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Frostbite is freezing of the skin and tissues below the skin. It occurs when a person is exposed to freezing temperatures [32°F (0°C)] or lower for too long.

How severe the frostbite is depends on how long the person was exposed to cold, the temperature, the windchill, and the humidity. Frostbite is most likely to occur on the feet, hands, ears, nose, and face. Men may have frostbite of the genitals if they do not dress properly.

Doctors rate frostbite by degree of severity:

First-degree frostbite

First-degree frostbite freezes part of the outer layer of skin. Symptoms include:

  • Tingling, stinging, or burning pain.
  • Red skin or, less often, white, yellow, or pink-blue skin.
  • Mild swelling.
  • No blisters.

Second-degree frostbite

Second-degree frostbite is freezing of all layers of the skin. Symptoms include:

  • Numbness followed by aching and throbbing pain.
  • Hard and frozen outer skin.
  • Blisters filled with clear or milky fluid. Blisters form within 6 to 24 hours.
  • Red, swollen skin around blisters.

Third-degree frostbite

Third-degree frostbite is freezing of deep layers of skin and tissues below the skin. Symptoms include:

  • White, pink-purple, or blue-gray skin.
  • Hard and frozen skin that "feels like a block of wood."
  • Blisters that look like they are filled with blood.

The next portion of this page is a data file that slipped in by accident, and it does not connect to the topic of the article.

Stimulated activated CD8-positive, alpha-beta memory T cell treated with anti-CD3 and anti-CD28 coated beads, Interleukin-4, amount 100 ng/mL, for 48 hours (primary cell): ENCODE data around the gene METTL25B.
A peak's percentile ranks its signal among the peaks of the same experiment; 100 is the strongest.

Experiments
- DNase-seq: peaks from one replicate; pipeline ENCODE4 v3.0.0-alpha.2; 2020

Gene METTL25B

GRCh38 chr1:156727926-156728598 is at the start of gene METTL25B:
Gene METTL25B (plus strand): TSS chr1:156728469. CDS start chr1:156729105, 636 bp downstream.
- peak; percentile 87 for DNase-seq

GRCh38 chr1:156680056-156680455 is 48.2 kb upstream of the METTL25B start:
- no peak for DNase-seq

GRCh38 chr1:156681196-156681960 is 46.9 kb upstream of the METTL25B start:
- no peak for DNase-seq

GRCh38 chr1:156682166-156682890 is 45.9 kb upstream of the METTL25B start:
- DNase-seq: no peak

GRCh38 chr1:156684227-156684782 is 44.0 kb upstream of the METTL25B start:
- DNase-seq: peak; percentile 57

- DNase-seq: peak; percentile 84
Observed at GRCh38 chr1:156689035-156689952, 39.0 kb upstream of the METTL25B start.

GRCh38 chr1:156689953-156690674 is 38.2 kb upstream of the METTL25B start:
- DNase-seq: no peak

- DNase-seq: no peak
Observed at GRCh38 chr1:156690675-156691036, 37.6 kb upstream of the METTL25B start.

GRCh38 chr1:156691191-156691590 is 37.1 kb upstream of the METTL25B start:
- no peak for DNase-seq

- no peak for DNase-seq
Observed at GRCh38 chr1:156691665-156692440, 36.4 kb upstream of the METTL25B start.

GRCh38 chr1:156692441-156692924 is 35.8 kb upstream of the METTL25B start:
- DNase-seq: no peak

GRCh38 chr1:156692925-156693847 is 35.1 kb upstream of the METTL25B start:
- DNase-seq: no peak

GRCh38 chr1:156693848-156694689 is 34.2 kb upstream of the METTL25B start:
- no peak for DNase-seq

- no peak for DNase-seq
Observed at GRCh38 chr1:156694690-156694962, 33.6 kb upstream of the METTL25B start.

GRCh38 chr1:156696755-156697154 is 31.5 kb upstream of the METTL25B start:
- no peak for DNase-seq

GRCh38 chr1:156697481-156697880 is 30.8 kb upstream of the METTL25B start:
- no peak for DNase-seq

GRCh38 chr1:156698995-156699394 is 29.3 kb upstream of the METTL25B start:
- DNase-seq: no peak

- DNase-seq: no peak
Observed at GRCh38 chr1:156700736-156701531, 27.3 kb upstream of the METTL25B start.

• Numbness followed by burning, throbbing, or shooting pain.

Fourth-degree frostbite

Fourth-degree frostbite is freezing of muscles, tendons, and bones. Symptoms include:

  • Patches of red or blue skin that turn dry, black, rubbery.
  • Little or no swelling.
  • Blisters that may appear as small blood spots under the skin.
  • Deep, aching joint pain.

Pain may be severe as the frostbitten skin rewarms. Swelling and blisters are common after rewarming.

Medical treatment for frostbite includes relieving pain and quickly rewarming the frostbitten area. This can help prevent problems such as infection, dead tissue, or amputation of the frozen part.

ByHealthwise Staff
Primary Medical ReviewerWilliam H. Blahd, Jr., MD, FACEP - Emergency Medicine
Specialist Medical ReviewerH. Michael O'Connor, MD - Emergency Medicine
Last RevisedApril 15, 2013

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